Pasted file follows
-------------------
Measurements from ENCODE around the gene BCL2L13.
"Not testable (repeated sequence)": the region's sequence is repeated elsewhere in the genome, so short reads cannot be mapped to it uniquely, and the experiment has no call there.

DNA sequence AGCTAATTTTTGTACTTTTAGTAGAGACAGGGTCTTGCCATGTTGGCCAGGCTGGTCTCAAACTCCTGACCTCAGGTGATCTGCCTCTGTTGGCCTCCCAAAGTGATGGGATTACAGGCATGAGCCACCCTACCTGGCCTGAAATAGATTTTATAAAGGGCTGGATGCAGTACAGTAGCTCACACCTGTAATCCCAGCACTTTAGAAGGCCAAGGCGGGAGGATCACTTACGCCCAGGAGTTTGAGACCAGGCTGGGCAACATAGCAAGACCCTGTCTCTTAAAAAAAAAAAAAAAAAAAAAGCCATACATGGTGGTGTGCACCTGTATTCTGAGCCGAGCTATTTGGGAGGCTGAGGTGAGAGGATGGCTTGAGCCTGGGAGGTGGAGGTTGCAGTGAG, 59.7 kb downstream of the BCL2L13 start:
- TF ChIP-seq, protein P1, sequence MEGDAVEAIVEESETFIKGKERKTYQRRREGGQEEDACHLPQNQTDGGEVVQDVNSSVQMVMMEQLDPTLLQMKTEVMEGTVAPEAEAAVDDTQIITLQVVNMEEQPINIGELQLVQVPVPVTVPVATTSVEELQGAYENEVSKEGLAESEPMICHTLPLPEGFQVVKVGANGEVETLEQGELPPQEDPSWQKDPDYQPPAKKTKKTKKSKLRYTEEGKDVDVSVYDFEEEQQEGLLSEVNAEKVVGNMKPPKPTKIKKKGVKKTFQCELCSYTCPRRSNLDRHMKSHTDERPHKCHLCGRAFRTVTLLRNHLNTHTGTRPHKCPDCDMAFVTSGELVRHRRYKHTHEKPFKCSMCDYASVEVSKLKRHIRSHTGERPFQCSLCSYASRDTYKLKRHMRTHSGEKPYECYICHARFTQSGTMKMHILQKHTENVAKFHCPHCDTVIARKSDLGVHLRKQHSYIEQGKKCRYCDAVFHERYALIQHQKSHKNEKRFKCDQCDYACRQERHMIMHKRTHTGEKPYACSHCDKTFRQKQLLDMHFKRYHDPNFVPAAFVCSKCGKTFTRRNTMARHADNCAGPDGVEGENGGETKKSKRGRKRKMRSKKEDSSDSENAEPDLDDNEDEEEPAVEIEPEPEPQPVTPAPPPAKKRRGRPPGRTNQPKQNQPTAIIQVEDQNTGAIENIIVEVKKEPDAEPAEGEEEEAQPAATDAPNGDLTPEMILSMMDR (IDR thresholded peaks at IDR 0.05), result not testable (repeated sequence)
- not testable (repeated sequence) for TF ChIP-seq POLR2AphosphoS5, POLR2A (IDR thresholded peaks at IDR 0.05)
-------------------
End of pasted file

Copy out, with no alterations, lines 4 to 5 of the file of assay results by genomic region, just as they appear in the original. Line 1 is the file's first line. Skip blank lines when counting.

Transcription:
- TF ChIP-seq, protein P1, sequence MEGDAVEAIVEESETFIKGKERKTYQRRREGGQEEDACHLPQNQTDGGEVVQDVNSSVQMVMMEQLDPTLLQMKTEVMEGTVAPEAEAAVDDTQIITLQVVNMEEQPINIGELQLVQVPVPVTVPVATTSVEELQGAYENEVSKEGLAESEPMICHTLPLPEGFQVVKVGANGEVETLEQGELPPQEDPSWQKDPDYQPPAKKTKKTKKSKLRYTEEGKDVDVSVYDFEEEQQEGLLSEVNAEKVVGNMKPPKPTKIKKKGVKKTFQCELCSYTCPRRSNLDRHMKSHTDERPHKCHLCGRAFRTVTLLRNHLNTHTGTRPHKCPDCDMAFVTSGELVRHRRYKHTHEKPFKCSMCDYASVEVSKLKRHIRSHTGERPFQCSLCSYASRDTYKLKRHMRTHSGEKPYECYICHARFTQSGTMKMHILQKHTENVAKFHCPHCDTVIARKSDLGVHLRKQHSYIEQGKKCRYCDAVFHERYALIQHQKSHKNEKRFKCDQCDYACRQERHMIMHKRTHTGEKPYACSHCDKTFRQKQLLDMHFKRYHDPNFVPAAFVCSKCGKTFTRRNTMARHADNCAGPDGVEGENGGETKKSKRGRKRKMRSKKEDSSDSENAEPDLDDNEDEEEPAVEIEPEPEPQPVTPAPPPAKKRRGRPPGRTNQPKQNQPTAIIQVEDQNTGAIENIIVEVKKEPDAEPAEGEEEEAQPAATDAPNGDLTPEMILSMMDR (IDR thresholded peaks at IDR 0.05), result not testable (repeated sequence)
- not testable (repeated sequence) for TF ChIP-seq POLR2AphosphoS5, POLR2A (IDR thresholded peaks at IDR 0.05)